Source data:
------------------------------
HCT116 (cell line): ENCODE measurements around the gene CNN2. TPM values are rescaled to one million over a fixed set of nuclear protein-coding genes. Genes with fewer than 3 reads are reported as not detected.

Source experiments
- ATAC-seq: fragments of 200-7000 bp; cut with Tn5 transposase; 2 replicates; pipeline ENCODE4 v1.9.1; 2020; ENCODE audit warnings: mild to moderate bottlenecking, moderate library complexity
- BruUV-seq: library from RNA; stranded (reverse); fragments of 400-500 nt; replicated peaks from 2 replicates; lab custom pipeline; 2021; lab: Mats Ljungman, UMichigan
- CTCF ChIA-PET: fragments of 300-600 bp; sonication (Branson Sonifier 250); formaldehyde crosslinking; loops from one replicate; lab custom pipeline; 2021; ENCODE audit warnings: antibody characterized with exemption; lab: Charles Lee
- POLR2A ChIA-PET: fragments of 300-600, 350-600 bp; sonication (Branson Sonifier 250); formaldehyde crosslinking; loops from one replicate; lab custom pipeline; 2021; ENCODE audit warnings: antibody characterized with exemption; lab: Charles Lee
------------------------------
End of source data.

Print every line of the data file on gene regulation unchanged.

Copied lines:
HCT116 (cell line): ENCODE measurements around the gene CNN2. TPM values are rescaled to one million over a fixed set of nuclear protein-coding genes. Genes with fewer than 3 reads are reported as not detected.

Source experiments
- ATAC-seq: fragments of 200-7000 bp; cut with Tn5 transposase; 2 replicates; pipeline ENCODE4 v1.9.1; 2020; ENCODE audit warnings: mild to moderate bottlenecking, moderate library complexity
- BruUV-seq: library from RNA; stranded (reverse); fragments of 400-500 nt; replicated peaks from 2 replicates; lab custom pipeline; 2021; lab: Mats Ljungman, UMichigan
- CTCF ChIA-PET: fragments of 300-600 bp; sonication (Branson Sonifier 250); formaldehyde crosslinking; loops from one replicate; lab custom pipeline; 2021; ENCODE audit warnings: antibody characterized with exemption; lab: Charles Lee
- POLR2A ChIA-PET: fragments of 300-600, 350-600 bp; sonication (Branson Sonifier 250); formaldehyde crosslinking; loops from one replicate; lab custom pipeline; 2021; ENCODE audit warnings: antibody characterized with exemption; lab: Charles Lee